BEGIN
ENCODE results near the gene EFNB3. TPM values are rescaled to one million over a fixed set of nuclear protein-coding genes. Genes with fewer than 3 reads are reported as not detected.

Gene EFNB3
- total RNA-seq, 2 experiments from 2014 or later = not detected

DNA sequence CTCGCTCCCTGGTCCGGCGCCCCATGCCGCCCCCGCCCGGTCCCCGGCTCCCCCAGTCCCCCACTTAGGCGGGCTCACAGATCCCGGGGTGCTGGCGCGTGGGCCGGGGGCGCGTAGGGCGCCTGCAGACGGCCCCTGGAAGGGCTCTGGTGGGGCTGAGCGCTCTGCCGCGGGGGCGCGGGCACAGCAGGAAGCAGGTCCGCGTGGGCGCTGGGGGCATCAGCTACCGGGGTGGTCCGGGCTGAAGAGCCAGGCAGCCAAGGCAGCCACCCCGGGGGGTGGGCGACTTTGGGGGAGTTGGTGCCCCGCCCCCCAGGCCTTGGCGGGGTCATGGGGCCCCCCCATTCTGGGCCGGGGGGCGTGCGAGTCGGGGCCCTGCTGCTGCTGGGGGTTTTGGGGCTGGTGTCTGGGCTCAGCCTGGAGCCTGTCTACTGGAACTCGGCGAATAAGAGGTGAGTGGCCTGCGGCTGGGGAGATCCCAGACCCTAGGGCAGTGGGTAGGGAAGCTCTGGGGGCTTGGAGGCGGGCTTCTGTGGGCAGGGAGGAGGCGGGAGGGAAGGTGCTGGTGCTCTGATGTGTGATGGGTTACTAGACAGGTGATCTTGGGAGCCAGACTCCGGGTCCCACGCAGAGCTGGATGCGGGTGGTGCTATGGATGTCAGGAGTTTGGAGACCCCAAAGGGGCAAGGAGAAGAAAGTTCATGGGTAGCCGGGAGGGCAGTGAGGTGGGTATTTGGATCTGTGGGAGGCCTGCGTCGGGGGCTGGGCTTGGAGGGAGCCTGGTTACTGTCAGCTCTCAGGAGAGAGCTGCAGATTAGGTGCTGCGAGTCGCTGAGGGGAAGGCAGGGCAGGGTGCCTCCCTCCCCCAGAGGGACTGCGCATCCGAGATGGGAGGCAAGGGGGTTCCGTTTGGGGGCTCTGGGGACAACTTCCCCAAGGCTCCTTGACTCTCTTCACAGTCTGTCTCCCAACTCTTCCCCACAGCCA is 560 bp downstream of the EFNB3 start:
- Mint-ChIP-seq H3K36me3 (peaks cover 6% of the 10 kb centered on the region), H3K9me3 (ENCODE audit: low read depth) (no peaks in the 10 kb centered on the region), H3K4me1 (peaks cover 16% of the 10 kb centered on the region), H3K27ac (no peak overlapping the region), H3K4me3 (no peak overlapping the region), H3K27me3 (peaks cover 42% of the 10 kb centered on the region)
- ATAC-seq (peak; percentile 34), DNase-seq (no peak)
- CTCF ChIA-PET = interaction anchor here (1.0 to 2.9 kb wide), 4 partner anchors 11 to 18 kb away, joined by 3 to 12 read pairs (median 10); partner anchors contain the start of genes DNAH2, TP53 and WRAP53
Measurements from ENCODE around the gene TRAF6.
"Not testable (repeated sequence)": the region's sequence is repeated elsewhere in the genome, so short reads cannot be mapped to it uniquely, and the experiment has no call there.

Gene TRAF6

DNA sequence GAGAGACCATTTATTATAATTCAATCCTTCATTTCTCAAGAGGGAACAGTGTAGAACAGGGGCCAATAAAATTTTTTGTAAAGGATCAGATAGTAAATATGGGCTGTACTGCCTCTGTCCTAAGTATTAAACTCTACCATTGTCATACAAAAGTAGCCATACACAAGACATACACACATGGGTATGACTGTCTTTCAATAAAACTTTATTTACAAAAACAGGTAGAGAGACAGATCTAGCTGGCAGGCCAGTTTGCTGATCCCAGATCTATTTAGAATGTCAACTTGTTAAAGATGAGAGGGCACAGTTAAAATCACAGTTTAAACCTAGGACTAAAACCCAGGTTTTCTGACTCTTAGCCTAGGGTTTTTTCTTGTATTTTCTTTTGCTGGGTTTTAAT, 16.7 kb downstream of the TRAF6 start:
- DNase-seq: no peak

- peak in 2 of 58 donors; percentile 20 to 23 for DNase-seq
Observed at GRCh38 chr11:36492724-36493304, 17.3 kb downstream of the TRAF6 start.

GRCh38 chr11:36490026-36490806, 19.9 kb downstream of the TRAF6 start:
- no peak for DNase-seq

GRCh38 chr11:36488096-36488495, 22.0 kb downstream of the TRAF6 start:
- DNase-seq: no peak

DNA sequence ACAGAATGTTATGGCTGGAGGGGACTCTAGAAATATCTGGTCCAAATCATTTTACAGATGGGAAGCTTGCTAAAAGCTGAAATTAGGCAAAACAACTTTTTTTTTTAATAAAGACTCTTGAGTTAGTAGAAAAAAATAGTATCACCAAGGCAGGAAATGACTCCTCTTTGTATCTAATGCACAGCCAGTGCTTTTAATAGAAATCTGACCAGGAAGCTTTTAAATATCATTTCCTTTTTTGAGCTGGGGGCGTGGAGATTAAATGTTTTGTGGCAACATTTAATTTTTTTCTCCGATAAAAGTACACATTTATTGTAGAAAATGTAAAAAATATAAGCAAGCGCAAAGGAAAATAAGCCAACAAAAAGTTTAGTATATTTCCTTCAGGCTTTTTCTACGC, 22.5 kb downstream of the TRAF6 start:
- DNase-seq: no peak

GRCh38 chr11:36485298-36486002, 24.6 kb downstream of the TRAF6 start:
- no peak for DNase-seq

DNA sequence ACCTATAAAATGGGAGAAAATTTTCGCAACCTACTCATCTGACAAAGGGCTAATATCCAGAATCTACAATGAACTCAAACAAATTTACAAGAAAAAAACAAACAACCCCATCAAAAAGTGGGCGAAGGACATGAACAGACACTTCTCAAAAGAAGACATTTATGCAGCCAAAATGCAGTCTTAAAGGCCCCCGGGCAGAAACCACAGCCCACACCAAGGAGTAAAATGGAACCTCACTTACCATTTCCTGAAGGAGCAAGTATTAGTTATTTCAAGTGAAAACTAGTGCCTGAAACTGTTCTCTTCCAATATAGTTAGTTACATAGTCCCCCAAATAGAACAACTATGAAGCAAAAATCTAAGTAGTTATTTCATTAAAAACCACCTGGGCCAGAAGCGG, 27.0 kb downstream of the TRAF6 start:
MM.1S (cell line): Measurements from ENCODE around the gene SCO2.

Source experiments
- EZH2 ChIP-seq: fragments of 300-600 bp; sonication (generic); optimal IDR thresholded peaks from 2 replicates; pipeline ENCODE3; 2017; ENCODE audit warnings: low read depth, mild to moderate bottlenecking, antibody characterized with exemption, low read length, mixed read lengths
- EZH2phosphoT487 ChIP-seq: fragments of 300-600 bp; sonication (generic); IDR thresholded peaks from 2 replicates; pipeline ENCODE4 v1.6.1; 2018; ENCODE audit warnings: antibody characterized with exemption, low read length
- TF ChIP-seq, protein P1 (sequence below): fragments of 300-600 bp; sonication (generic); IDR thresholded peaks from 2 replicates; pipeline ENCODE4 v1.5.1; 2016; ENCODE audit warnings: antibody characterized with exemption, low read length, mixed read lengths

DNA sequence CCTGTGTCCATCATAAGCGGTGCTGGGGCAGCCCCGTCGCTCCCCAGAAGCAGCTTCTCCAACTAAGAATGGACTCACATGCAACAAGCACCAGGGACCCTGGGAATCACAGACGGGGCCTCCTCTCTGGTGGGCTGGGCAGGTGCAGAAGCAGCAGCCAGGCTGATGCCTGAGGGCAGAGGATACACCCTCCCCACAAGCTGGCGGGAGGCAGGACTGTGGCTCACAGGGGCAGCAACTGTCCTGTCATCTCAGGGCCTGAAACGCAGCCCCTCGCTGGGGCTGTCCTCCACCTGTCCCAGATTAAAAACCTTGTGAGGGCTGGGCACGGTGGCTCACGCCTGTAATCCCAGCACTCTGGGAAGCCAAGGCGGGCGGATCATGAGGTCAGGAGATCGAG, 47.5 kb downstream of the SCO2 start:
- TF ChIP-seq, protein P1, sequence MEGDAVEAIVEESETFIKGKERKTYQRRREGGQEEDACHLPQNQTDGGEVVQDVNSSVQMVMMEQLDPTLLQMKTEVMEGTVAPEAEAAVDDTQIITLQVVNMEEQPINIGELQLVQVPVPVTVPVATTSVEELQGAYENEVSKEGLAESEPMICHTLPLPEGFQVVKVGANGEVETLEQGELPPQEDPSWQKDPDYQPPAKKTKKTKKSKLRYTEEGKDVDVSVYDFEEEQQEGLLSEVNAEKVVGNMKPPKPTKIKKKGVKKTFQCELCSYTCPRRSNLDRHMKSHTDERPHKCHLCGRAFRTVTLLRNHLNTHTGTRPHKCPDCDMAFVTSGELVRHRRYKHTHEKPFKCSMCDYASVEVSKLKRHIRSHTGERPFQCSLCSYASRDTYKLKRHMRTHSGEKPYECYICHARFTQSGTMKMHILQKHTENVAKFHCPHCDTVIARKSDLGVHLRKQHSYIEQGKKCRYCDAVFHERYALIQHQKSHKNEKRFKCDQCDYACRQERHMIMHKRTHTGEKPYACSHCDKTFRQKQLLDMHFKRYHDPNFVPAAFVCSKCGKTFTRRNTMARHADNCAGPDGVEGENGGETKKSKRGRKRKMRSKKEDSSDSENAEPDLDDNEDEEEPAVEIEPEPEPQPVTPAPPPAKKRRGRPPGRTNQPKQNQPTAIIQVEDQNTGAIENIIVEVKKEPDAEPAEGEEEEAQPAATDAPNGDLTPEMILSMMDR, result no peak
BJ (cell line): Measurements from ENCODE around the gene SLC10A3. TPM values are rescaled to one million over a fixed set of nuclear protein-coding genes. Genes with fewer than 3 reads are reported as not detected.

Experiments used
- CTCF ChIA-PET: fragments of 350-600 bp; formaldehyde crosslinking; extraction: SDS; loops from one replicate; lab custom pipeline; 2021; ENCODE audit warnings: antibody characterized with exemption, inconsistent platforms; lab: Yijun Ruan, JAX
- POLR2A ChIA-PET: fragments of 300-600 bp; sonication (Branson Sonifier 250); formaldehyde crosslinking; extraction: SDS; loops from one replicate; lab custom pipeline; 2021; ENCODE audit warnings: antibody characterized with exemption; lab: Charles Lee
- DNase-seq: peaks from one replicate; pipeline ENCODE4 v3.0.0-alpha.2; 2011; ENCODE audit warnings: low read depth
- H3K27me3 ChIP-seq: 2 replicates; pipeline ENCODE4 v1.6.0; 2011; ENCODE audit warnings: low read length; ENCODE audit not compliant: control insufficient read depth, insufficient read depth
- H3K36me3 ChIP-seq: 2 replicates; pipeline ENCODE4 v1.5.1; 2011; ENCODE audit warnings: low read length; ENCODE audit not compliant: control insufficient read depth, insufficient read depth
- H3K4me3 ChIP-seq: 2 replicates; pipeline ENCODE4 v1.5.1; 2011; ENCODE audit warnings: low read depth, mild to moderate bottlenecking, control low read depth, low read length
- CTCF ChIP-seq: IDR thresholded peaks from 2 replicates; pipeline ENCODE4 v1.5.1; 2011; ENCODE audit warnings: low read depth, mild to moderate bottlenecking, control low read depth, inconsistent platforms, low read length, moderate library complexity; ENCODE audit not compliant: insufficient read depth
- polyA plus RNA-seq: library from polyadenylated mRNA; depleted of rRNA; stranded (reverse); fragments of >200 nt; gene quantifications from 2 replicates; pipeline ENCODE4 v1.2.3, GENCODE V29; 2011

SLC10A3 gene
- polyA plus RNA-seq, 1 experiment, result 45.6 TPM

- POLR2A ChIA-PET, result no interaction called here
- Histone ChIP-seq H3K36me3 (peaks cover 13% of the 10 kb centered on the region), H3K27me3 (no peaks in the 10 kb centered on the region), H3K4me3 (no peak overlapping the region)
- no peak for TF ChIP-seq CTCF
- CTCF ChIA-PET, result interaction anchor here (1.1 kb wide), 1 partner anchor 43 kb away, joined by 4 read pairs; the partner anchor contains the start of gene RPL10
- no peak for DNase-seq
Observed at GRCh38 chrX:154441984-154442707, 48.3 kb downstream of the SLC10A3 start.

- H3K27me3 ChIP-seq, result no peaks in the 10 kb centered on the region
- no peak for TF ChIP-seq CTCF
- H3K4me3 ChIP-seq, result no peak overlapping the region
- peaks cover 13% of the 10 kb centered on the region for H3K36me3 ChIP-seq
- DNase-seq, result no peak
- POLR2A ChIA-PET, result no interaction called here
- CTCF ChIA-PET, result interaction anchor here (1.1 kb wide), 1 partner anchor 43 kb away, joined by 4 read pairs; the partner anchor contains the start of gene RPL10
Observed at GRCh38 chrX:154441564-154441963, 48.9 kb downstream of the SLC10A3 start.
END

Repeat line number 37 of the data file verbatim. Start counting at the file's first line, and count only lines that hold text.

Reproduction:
- H3K36me3 ChIP-seq: 2 replicates; pipeline ENCODE4 v1.5.1; 2011; ENCODE audit warnings: low read length; ENCODE audit not compliant: control insufficient read depth, insufficient read depth